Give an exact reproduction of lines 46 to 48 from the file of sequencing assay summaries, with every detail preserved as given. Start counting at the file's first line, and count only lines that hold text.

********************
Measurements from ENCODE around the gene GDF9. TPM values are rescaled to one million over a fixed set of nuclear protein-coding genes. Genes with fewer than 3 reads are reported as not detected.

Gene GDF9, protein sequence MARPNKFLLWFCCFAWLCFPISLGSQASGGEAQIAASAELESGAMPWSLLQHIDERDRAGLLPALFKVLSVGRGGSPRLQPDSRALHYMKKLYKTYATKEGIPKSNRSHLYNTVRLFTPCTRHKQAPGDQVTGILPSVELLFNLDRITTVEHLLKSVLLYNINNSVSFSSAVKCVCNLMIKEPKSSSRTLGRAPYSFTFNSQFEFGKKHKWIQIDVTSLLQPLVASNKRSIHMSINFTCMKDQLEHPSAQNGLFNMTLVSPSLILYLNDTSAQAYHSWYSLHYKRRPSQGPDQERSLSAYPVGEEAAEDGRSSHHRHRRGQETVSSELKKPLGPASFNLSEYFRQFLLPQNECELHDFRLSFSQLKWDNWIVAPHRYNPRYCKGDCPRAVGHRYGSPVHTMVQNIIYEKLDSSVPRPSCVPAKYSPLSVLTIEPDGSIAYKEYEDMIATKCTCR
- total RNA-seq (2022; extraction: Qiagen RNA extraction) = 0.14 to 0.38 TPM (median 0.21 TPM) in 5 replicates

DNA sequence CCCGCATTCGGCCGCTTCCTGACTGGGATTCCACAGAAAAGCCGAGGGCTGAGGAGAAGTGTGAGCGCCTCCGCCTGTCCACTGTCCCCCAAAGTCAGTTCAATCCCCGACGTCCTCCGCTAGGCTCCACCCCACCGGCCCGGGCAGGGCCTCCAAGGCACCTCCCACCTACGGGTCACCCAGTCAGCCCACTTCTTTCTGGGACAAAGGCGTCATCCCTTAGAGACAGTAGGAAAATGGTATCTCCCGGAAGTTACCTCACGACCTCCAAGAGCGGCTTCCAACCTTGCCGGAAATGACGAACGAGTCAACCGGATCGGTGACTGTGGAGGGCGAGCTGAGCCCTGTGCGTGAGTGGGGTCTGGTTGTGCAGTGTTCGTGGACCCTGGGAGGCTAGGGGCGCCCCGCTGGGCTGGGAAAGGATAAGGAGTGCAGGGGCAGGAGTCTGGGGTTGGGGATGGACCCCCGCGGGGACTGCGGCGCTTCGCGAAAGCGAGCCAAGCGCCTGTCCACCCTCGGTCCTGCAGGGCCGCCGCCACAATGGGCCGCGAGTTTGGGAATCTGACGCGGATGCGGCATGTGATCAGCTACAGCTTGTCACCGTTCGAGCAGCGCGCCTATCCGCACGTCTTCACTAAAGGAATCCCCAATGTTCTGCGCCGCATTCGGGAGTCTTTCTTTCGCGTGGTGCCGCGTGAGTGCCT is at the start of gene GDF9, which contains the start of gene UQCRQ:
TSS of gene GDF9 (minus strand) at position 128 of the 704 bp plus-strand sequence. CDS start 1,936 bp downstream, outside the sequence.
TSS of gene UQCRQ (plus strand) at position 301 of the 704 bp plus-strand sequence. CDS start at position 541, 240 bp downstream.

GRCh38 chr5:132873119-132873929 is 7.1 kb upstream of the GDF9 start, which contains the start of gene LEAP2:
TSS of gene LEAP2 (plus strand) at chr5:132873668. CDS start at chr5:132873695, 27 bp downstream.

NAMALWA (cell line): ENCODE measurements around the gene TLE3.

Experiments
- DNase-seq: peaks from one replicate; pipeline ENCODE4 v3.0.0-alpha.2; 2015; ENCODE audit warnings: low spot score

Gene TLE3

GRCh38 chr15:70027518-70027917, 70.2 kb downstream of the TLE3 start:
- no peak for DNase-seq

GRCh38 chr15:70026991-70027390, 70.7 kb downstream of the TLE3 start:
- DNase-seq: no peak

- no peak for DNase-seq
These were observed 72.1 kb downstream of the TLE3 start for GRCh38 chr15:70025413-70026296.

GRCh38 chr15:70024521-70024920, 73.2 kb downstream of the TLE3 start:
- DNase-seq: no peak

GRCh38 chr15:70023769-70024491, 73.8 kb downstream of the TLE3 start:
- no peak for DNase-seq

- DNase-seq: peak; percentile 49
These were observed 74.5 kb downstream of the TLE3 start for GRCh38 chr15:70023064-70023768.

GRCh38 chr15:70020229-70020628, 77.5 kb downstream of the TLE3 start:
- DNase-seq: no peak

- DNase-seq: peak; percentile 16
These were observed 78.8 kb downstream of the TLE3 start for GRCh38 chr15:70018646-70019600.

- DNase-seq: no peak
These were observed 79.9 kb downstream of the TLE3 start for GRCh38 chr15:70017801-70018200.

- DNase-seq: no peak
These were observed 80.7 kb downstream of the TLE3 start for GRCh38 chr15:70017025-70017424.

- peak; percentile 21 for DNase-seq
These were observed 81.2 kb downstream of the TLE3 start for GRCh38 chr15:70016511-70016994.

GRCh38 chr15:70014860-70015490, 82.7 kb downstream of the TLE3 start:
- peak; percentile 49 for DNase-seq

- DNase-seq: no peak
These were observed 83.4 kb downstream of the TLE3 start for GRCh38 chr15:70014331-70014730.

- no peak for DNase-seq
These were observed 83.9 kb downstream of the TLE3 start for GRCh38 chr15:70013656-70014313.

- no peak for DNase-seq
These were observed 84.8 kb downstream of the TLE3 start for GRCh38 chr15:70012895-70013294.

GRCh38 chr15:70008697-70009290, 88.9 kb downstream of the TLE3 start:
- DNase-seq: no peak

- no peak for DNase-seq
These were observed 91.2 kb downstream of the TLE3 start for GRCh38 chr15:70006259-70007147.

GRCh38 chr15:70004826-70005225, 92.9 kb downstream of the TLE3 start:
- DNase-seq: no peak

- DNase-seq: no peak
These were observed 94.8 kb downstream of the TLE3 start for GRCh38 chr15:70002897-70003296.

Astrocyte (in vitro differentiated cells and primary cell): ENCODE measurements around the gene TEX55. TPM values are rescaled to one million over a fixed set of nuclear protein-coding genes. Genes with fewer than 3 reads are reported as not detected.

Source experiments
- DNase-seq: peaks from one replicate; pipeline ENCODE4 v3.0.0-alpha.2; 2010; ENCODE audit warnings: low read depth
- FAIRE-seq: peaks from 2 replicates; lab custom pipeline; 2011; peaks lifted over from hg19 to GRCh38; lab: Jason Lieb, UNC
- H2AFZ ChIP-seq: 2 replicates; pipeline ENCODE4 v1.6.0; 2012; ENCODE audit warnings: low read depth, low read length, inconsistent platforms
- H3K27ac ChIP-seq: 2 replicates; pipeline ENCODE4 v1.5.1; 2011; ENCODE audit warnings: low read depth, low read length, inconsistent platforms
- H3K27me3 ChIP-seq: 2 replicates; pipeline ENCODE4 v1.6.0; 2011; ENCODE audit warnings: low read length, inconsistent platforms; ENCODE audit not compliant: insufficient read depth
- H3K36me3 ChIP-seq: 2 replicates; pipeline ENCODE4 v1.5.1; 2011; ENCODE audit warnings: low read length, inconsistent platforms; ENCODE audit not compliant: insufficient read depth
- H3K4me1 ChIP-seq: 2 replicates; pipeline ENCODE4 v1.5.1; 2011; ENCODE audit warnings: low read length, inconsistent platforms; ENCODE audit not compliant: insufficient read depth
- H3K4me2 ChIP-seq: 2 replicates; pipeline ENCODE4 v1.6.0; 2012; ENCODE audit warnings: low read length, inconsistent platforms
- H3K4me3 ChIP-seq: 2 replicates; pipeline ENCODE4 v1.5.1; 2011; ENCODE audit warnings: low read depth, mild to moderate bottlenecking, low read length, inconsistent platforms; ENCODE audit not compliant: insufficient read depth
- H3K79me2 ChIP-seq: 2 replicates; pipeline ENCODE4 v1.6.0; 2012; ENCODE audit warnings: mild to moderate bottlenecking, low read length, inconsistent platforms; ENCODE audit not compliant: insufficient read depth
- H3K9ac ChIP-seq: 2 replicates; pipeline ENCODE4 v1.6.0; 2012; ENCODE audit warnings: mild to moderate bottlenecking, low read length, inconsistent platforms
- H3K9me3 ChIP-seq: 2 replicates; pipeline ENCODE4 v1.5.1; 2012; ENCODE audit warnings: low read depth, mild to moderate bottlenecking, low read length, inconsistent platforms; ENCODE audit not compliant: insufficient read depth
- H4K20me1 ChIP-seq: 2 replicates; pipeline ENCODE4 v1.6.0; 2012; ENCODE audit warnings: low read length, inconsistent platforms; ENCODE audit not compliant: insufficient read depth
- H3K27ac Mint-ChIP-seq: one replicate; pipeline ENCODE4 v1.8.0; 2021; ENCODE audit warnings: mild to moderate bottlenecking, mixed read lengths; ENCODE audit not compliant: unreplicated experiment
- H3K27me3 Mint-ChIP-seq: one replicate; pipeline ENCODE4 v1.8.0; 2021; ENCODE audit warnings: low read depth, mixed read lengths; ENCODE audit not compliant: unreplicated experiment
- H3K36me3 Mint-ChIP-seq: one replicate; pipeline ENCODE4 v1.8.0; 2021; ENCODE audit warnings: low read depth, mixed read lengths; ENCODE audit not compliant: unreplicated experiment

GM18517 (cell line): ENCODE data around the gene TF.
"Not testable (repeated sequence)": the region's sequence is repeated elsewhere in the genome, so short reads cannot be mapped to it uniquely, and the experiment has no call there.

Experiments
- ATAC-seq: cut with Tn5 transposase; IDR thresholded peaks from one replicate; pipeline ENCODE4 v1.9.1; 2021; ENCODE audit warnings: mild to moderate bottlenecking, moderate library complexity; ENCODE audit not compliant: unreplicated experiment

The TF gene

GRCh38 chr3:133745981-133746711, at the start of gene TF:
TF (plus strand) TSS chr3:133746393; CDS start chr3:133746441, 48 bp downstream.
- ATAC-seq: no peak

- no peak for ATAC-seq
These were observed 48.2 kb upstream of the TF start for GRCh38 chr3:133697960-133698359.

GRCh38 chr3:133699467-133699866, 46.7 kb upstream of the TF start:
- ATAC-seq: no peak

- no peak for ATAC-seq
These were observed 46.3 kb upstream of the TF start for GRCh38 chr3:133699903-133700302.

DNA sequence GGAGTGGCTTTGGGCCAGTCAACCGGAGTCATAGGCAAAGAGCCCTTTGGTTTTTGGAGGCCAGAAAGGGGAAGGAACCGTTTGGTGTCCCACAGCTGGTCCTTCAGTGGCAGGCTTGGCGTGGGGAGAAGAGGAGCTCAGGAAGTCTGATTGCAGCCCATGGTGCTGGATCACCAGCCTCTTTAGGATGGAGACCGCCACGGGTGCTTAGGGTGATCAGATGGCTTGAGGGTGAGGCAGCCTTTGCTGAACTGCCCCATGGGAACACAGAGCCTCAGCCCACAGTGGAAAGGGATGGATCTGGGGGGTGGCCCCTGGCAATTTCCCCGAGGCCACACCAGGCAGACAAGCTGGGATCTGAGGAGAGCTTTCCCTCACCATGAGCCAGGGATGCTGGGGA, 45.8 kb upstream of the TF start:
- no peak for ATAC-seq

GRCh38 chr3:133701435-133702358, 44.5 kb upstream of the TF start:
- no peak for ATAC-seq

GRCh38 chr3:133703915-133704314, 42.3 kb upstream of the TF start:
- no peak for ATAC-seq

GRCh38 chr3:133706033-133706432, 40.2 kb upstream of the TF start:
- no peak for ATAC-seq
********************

These were observed 91.2 kb downstream of the TLE3 start for GRCh38 chr15:70006259-70007147.

GRCh38 chr15:70004826-70005225, 92.9 kb downstream of the TLE3 start:
- DNase-seq: no peak